September 15, 2019 | 68° F

EDITORIAL: America needs strong influx of immigrants


US is not full: declining birth rates, labor shortages demand immigration


The obstructing haze of misinformation and manipulation thickens as a means of galvanizing movements of hate. With attempts to place immigration as a centerpiece for the 2020 presidential election, the volume of fear mongering and fictitious rhetoric deployed increases. President Donald J. Trump has adopted an erroneous new message regarding migrants seeking refuge in the United States: “Our country is full.”

When former President and conservative icon Ronald Reagan spoke of America as John Winthrop’s “city upon a hill,” he did not imagine its grandeur to be exclusive and protectionist against those wishing to immigrate. He envisioned in his farewell address, “a tall, proud city built on rocks stronger than oceans, wind-swept, God-blessed and teeming with people of all kinds living in harmony and peace — a city with free ports that hummed with commerce and creativity. And if there had to be city walls, the walls had doors and the doors were open to anyone with the will and the heart to get here.”

There was once bipartisan acknowledgment of the importance of immigration for a prosperous nation, an acceptance of immigration as a unique strength of this nation. Reagan would also assert his support of anyone with the courage and commitment to leave their origins in hope of attaining entrance to America. 

His realistic consideration of immigration as a positive attribute of America was not something he stumbled into as he left office but rather, in a 1952 commencement address to Williams Woods College he said, “Any place in the world and any person from those places, any person with the courage, with the desire to tear up their roots, to strive for freedom, to attempt and dare to live in a strange and foreign place, to travel halfway across the world was welcome here.”

Contrary to the claims of being too full, America is in need of a stronger influx of immigrants. With the Congressional Budget Office forecasting that the nation’s labor force is slowing to only 0.5% a year over the coming decade, which is approximately one-third as fast as from 1950 to 2007, our economy would be supported by increasing in the population of eligible workers. Economic Innovation Group found in a recent study that 80% of American counties witnessed declining numbers of prime working-age adults from 2007 to 2017. 

At the same time, the United States’ population growth has dropped to an 80-year low. With a record-low fertility rate, this nation is experiencing a population drain that has placed a strain on private industries and public programs. Immigrants, both documented and undocumented, put more into the social safety net than they take out and increasing immigration rates have been considered a potential solution to the problem of our collapsing Social Security program. The declining rates of immigration will, in fact, increase the Social Security deficit.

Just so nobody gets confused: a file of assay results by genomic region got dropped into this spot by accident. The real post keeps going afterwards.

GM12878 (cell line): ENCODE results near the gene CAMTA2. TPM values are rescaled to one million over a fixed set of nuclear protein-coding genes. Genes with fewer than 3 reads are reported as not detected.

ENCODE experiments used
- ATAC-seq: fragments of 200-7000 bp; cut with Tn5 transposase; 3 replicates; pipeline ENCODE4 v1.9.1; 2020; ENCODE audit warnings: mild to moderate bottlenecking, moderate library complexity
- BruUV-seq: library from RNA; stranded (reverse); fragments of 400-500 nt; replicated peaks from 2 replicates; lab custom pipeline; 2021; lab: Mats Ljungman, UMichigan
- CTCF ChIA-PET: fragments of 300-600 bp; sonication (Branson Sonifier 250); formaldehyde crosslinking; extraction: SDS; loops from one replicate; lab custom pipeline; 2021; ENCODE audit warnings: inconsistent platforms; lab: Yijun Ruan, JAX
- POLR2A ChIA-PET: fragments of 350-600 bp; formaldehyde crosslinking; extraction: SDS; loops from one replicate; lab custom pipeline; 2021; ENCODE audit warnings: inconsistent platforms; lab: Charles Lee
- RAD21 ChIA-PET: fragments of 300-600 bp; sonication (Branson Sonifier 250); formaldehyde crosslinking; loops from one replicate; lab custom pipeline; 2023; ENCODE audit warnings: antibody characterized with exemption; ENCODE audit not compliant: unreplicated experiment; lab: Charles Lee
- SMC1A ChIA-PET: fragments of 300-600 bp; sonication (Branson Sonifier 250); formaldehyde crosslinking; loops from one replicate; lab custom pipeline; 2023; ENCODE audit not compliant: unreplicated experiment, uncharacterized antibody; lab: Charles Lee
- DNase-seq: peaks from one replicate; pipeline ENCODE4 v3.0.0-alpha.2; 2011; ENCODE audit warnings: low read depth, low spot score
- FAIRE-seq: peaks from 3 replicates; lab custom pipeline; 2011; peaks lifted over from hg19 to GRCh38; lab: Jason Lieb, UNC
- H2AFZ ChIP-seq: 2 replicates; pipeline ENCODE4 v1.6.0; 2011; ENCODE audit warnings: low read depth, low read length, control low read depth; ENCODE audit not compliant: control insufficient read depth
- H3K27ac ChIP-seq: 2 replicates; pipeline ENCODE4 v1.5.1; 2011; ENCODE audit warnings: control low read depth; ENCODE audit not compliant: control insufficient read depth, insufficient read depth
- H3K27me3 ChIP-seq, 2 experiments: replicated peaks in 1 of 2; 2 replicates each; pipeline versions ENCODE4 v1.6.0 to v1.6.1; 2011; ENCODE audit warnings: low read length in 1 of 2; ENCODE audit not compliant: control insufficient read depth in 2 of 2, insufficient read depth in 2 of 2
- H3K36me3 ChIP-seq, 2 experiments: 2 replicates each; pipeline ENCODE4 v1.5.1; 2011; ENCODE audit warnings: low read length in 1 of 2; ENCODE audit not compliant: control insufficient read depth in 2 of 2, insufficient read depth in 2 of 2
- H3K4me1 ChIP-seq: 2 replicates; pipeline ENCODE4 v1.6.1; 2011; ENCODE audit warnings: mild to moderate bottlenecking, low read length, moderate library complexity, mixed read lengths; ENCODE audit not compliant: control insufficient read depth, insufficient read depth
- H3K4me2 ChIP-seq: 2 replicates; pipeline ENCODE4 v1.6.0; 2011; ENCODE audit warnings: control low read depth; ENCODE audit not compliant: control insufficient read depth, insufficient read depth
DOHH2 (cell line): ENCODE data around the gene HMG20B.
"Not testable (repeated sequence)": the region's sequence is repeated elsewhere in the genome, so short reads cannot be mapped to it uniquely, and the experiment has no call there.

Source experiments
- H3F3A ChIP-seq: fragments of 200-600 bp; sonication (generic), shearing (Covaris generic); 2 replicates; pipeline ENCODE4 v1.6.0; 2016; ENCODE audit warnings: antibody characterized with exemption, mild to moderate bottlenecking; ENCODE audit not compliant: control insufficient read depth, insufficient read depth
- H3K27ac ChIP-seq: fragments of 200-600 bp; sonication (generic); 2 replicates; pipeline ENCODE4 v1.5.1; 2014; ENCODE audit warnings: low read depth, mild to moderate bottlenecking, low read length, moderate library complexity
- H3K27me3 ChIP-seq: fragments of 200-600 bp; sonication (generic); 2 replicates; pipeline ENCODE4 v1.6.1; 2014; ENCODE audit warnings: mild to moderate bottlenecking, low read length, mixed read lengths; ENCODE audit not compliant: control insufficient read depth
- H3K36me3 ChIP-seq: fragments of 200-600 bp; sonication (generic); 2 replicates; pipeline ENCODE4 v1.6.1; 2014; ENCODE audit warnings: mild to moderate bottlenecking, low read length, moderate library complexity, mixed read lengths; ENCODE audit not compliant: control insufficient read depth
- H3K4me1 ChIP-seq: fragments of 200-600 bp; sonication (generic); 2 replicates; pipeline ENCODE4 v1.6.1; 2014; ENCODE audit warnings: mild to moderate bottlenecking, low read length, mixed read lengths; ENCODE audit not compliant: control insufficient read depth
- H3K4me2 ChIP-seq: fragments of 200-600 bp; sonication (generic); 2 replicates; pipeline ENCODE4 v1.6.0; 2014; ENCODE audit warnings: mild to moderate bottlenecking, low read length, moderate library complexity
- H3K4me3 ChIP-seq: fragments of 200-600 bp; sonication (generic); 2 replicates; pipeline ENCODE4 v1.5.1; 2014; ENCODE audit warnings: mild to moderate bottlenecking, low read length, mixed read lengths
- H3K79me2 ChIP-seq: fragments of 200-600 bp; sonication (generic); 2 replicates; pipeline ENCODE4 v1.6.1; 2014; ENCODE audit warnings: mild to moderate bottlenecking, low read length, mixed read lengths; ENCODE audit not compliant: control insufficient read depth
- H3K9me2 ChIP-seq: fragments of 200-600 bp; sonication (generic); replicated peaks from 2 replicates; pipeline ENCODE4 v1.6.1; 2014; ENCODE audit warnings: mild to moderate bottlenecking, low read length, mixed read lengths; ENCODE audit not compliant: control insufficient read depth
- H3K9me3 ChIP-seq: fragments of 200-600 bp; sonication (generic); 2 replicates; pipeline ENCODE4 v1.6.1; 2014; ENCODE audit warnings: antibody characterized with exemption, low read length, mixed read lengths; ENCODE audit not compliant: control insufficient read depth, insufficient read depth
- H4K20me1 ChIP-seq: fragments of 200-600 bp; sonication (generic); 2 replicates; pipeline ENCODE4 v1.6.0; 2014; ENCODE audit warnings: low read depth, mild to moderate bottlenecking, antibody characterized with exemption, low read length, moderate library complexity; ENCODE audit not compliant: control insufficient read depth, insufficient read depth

In New Jersey, according to NJ Advance Media analysis, “from 2003 and 2017, the native-born population in New Jersey declined in nearly half of the 19 counties where the Census Bureau recorded data.” Reflecting the national trend, New Jersey is also experiencing a declining fertility rate that now sits at 1.74 births per woman, while the “replace rate” is 2.1. 

“President Trump’s statement is factually incorrect. America is not full yet. It’s rhetorically useful for his base but it is incredibly destructive for the country,” said Janice Fine, a professor at the School of Management and Labor Relations at Rutgers University, in an interview with NJ Advance Media.

Behind the ruse of its restrictive rhetoric, the Trump administration even recognizes the current dependence on immigration in labor. Though its talking points are of dehumanization and hard-line exclusion, it announced plans to issue up to 30,000 additional H-2B visas for temporary workers. 

Former President Lyndon B. Johnson, ending the immoral quota system and ushering in a new era of immigration by signing the Immigration and Nationality Act in 1965, proclaimed in the shadow of the Statue of Liberty, “The land flourished because it was fed from so many sources — because it was nourished by so many cultures and traditions and peoples.” 

This nation has reaped the benefits of immigration, profiteering off of immigrants' skills and labor, while their existence is demonized and their status degraded. As Eleanor Roosevelt observed, “… we find that we have always been ready to receive the unfortunate from other countries, and though this may seem a generous gesture on our part, we have profited a thousand-fold by what they have brought us.” 

Though such illegitimate claims that the country is too full for more immigrants must be confronted by fact and reason, the ultimate adjudication must not solely accept a profiteering motive and economic gain as justification for a pro-immigration position. We must not travel down a path of immigration policy debate that lacks moral considerations. 

There cannot be an acceptance of immigrant labor exploitation. Simply garnering economic gains without allocation of rights and justice to the immigrant workers cannot stand. America is the world leader of foreign born residents, a nation of immigrants. And this nation flourishes when human dignity and inalienable rights are preserved, protected and promoted.

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The Daily Targum's editorials represent the views of the majority    of the 151st editorial board. Columns, cartoons and letters   do not necessarily reflect the views of the Targum Publishing Company  or  its staff.


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